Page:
Python: parsing web content for a recipe search

Spoonacular API is food and recipes API, allowing you to scrape web data from an online database with hundreds of thousands of recipes, products and ingredients. Using Python, I wrote a script that takes user input (what ingredients do you have? What are your dietary requirements?), sends a request to the API, and then returns a tailored list of recipes. The list also provides the user with calorie information about the different dishes. There are many other endpoints too, including the option to receive a random food joke, wine recommendations and recipes based on your carbohydrate limits.

Choosing a recipe

In my script, I ask users: what’s in your store cupboard? You can add ingredients like egg or tomato, and separate each one with a comma.

In this example, I add “spinach, egg”, which I type into the Python console at the bottom of the screen.
I ask the user for their dietary requirements.
If the user types in “yes”, they receive a second question: “What is your dietary requirement?” If the user says no, or I don’t know, they receive a list based on their ingredients (the values of the above input).
In this example, I stipulate a Vegetarian-friendly list of recipes. Each one is listed along with its calorie count per serving.
After this, a question pops up, asking the user which recipe they like the look of.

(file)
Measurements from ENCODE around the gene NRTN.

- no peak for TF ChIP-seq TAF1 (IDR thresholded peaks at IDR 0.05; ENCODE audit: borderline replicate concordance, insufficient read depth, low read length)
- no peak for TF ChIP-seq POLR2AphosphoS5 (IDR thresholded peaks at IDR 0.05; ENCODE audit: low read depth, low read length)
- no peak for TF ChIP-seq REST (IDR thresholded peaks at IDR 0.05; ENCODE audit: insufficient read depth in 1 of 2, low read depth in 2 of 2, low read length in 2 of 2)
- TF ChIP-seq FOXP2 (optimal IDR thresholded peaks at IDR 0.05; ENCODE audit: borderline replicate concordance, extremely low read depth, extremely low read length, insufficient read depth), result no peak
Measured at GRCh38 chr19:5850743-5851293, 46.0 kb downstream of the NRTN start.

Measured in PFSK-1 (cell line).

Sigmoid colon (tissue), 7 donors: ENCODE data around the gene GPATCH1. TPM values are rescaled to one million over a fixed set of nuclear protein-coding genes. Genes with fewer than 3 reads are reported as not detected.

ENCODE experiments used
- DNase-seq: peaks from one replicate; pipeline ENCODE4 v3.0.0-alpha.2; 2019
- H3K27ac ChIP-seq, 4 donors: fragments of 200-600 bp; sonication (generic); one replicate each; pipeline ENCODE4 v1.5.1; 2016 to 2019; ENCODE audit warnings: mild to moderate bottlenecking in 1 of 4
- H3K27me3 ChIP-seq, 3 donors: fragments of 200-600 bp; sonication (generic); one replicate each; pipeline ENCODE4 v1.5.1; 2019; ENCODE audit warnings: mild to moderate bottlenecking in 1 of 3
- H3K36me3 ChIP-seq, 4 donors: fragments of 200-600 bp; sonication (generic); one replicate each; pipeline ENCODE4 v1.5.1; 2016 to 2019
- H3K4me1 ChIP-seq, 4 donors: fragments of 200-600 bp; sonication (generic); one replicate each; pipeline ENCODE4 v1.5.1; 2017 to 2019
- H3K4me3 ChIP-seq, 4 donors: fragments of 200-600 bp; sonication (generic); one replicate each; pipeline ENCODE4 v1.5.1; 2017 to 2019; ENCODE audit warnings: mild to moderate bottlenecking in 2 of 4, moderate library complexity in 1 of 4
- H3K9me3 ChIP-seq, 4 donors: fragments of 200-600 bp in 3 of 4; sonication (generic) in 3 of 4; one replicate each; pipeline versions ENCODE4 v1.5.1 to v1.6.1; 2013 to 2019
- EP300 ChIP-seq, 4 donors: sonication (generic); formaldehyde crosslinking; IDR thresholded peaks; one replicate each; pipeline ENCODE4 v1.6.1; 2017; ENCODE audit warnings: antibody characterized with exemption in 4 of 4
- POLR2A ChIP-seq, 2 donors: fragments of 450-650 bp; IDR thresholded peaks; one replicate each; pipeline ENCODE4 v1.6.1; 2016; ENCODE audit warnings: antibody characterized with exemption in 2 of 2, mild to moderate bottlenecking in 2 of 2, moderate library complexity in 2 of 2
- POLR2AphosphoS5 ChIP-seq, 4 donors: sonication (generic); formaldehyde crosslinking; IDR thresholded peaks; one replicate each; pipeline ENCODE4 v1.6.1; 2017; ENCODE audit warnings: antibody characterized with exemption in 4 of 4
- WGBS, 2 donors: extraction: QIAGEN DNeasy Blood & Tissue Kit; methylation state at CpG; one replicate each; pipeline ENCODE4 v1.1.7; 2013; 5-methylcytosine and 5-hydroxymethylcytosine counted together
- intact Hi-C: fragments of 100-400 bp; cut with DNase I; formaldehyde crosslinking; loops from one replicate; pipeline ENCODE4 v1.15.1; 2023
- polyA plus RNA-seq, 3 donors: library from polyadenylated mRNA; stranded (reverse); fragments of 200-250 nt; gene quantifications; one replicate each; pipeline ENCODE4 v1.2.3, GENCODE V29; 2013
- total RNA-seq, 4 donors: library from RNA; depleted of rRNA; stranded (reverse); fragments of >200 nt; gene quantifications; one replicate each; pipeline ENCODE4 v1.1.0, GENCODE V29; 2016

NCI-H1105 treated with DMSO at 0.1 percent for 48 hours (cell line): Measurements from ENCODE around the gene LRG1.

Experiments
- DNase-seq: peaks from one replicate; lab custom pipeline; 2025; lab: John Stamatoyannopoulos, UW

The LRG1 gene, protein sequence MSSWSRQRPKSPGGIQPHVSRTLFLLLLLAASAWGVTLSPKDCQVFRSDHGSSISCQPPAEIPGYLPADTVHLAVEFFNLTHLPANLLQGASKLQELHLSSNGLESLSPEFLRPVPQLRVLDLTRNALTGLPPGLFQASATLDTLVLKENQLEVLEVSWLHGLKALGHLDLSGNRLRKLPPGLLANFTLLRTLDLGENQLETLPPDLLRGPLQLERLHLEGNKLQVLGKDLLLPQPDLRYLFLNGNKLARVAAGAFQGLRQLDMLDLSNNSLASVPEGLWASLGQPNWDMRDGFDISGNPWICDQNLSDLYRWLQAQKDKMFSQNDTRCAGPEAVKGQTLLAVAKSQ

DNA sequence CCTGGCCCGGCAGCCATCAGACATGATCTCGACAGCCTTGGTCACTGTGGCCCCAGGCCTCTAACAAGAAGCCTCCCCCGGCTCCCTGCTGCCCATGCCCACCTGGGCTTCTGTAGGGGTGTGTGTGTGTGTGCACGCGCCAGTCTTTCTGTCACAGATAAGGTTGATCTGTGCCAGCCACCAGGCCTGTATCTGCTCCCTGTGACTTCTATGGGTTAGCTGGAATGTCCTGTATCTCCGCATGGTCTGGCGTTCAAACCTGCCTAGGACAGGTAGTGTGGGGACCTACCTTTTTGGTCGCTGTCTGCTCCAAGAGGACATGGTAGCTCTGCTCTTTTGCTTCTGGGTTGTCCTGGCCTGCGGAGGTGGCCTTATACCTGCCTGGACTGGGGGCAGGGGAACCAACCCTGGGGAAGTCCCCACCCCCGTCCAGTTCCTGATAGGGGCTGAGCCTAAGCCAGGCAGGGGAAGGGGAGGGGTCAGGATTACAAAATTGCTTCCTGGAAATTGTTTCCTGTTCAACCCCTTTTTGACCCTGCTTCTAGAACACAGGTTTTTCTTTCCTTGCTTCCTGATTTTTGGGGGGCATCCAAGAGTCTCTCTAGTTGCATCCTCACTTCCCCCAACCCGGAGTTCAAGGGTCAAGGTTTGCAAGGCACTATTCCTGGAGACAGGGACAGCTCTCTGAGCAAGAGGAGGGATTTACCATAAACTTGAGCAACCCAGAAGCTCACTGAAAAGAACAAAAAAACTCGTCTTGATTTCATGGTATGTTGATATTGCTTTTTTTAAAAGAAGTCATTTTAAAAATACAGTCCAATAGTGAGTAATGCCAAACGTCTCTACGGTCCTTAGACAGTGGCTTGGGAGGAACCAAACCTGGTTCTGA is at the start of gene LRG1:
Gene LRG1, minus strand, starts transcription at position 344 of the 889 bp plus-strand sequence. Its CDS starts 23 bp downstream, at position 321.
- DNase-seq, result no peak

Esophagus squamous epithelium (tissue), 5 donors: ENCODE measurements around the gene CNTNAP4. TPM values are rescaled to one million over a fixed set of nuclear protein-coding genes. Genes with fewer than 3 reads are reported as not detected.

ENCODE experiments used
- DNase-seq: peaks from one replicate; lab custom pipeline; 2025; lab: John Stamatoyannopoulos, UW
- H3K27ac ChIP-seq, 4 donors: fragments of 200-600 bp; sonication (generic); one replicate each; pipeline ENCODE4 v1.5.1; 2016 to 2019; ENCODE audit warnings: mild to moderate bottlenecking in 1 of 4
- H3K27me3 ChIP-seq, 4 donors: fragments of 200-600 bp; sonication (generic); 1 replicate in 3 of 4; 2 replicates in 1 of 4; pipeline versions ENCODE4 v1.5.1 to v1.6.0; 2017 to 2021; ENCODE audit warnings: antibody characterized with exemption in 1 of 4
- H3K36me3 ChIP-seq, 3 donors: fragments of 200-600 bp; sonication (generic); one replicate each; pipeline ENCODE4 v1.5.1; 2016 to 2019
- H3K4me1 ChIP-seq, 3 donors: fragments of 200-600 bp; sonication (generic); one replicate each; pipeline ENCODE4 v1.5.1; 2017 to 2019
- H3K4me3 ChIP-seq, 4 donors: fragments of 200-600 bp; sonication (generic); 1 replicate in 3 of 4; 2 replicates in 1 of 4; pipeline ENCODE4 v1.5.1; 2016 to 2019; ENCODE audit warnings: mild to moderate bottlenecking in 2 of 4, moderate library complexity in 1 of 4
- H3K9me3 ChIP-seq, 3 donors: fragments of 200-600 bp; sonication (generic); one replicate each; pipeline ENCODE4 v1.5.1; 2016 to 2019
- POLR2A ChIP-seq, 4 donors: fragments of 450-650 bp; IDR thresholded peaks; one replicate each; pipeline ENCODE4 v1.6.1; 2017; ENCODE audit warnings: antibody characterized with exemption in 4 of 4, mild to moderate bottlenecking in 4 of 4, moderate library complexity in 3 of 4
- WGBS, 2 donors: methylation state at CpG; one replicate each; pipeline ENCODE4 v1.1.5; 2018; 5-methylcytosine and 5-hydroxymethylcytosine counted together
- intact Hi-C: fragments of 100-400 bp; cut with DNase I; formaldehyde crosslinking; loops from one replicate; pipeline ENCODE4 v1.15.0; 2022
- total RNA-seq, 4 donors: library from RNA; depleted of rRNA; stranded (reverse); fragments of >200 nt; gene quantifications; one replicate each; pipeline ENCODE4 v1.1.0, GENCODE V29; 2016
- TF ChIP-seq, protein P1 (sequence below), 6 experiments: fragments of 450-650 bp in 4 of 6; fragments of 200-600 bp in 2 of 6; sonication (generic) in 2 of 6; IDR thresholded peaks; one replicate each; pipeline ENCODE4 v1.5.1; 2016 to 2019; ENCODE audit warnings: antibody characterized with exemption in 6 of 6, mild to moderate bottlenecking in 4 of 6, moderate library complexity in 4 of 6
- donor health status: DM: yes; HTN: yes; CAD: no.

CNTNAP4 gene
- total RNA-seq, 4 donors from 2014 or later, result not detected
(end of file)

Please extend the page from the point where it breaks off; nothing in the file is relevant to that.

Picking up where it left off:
In this example, I choose “Baked Eggs with Spinach and Tomatoes”. The program then returns the list of ingredients I need.
Finally, the user is asked if they would like to continue to the recipe steps for that recipe.
And voilà! The program returns the recipe steps, along with the average number of servings it creates.

Carb counting

I also wrote a program which returns recipes based on Max and Min values for carbohydrate intake. It also writes the ingredients to an external file (you can see on the left), called “recipes_carb_limit_txt”. The results you get here in the python console look a little different to the ones above, because the response is in a dictionary format. A dictionary is a comma-separated list of key/value pairs inside curly brackets: {}

Random Food Joke

This simple program returns a random (usually punny) joke.



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